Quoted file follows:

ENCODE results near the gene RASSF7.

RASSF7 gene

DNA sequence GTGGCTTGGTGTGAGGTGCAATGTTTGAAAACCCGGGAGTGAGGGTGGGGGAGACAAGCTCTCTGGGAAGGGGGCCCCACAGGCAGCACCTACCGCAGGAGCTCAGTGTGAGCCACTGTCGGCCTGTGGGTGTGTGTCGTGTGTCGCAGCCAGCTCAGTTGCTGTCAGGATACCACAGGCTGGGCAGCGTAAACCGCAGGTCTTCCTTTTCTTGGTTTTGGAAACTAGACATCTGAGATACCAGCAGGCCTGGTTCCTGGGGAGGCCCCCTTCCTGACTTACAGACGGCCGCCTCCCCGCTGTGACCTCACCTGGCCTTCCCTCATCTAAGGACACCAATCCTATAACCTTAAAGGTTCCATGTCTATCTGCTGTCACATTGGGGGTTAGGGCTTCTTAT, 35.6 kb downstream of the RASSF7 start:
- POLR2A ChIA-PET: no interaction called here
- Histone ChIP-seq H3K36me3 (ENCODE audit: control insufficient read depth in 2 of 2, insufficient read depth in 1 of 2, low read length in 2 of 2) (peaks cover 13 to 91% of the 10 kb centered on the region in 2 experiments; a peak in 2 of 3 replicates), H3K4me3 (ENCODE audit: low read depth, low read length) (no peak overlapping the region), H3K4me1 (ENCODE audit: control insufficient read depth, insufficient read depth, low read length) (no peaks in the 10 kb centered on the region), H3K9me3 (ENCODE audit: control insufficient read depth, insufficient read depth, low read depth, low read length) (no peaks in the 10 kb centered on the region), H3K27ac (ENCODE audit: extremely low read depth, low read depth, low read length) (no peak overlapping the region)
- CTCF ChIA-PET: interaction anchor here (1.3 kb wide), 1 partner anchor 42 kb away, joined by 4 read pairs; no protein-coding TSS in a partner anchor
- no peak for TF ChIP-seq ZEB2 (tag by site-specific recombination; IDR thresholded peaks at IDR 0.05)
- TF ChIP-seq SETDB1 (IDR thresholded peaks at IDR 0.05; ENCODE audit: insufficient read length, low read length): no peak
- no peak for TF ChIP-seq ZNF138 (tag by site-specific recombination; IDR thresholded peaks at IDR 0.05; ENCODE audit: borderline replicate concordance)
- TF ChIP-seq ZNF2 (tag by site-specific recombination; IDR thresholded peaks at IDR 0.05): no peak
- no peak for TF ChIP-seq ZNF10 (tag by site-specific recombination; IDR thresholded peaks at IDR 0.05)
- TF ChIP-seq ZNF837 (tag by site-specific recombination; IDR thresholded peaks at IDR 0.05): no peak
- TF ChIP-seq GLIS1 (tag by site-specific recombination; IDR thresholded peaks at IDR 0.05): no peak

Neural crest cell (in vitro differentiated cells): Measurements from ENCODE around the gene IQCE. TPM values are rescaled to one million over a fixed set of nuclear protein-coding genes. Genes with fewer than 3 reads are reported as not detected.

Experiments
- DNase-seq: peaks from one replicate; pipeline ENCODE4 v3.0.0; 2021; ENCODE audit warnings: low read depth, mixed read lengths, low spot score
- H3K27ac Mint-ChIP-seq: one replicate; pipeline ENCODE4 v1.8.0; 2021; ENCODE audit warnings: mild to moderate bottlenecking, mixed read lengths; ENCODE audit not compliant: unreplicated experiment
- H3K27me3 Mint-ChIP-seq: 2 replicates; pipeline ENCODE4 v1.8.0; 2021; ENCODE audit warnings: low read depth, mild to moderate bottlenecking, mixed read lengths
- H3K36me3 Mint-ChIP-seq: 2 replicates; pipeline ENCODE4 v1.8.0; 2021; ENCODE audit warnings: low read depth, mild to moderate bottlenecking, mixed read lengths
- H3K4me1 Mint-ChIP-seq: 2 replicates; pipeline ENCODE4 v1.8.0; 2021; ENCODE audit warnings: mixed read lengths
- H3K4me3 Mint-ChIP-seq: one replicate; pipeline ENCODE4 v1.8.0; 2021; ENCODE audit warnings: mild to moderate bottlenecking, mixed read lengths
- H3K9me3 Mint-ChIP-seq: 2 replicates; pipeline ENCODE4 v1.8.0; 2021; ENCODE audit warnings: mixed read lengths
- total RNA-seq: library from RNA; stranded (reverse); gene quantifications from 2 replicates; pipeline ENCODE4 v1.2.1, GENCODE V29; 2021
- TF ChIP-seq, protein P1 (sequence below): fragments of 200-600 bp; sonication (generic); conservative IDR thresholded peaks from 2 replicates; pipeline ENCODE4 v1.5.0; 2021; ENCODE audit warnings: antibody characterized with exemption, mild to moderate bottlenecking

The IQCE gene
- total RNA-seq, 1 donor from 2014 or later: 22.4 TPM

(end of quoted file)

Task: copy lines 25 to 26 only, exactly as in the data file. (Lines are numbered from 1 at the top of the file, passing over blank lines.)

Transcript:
The IQCE gene
- total RNA-seq, 1 donor from 2014 or later: 22.4 TPM